Mar 22, 2011 Tina. rated it it was ok
There's just something about Assia Djebar's writing that rubs me the wrong way. Some beautiful passages and heart-breaking meditations on death, but, overall, I'm just underwhelmed.
Apr 02, 2014 Catherine rated it it was amazing  ·  review of another edition
An incredible book about writers and poets and journalists and many more important persons during historical time of the Independence and the more recent tumultous years 80's and 90's
Ellen Marcolongo
Ellen Marcolongo rated it liked it
Mar 01, 2016
Fatima Zohra
Fatima Zohra rated it it was amazing
Jun 01, 2011
Katie Avalos
Katie Avalos rated it did not like it
Jul 31, 2016
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Sep 12, 2014
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May 29, 2014
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Dec 22, 2008
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Jun 29, 2016
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Apr 17, 2011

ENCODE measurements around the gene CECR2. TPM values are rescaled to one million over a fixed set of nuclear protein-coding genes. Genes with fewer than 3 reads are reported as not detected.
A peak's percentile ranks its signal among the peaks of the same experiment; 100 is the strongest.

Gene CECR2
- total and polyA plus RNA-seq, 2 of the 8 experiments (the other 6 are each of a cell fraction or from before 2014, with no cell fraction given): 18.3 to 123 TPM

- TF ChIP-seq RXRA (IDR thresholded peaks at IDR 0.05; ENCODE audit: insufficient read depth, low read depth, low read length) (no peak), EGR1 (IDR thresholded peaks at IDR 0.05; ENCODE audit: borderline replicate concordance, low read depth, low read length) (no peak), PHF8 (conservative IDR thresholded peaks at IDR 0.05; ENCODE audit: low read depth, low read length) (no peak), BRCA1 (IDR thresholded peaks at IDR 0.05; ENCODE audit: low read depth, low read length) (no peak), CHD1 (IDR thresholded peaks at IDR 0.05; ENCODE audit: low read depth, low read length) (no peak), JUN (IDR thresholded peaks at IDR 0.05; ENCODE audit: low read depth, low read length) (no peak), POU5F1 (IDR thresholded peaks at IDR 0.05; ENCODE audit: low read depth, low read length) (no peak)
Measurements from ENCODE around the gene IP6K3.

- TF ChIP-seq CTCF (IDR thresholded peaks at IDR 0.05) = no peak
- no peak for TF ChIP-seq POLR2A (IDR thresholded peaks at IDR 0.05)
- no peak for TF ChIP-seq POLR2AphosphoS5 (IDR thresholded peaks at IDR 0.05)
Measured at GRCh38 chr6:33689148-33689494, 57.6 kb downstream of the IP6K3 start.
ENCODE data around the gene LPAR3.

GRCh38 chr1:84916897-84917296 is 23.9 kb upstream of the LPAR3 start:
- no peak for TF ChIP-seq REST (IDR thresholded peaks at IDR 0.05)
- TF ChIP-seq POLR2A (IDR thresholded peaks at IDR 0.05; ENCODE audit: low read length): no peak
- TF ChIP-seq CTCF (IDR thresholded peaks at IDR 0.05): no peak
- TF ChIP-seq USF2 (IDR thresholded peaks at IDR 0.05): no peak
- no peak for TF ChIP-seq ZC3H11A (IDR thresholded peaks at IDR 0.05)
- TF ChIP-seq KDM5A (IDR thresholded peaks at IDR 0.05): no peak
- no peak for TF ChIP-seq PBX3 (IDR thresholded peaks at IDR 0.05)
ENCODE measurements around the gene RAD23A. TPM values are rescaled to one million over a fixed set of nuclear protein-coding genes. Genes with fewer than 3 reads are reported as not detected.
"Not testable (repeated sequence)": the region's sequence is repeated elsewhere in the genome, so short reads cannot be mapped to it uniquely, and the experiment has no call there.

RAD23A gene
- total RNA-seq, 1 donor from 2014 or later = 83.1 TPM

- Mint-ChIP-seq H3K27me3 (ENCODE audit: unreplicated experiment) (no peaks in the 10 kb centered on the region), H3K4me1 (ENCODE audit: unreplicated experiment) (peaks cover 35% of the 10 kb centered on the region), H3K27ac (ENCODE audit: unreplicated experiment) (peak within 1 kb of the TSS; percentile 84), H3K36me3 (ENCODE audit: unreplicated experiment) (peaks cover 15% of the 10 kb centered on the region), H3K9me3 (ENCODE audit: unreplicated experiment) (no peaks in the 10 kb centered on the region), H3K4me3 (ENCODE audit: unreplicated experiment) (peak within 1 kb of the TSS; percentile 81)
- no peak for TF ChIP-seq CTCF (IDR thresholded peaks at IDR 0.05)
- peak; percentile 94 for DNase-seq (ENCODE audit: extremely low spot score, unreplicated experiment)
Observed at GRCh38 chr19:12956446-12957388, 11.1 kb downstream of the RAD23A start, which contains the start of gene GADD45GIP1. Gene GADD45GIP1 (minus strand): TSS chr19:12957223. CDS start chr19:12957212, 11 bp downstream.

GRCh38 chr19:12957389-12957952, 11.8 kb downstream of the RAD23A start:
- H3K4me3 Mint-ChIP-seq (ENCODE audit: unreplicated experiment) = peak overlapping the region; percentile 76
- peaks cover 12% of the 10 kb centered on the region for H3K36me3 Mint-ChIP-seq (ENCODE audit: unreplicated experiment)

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Feb 14, 2015
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Oct 30, 2012
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Jul 28, 2015
Margje rated it it was ok
Feb 24, 2011
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Cătălina Pascaru rated it it was amazing
Jul 10, 2016
DZLit rated it it was amazing
Sep 09, 2016
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Sammi Ferhaoui rated it really liked it
Feb 11, 2015
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Assia Djebar 1 7 Mar 18, 2011 06:50AM  
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(the pen name of Fatma-Zohra Imalhayene)
أسيا جبار
Assia Djebar was born in Algeria to parents from the Berkani tribe of Dahra. She adopted the pen name Assia Djebar when her first novel, La Soif (Hunger) was published in 1957, in France where she was studying at the Sorbonne.

In 1958, she travelled to Tunis, where she worked as a reporter alongside Frantz Fanon, travelling to Algerian refugee camp
More about Assia Djebar...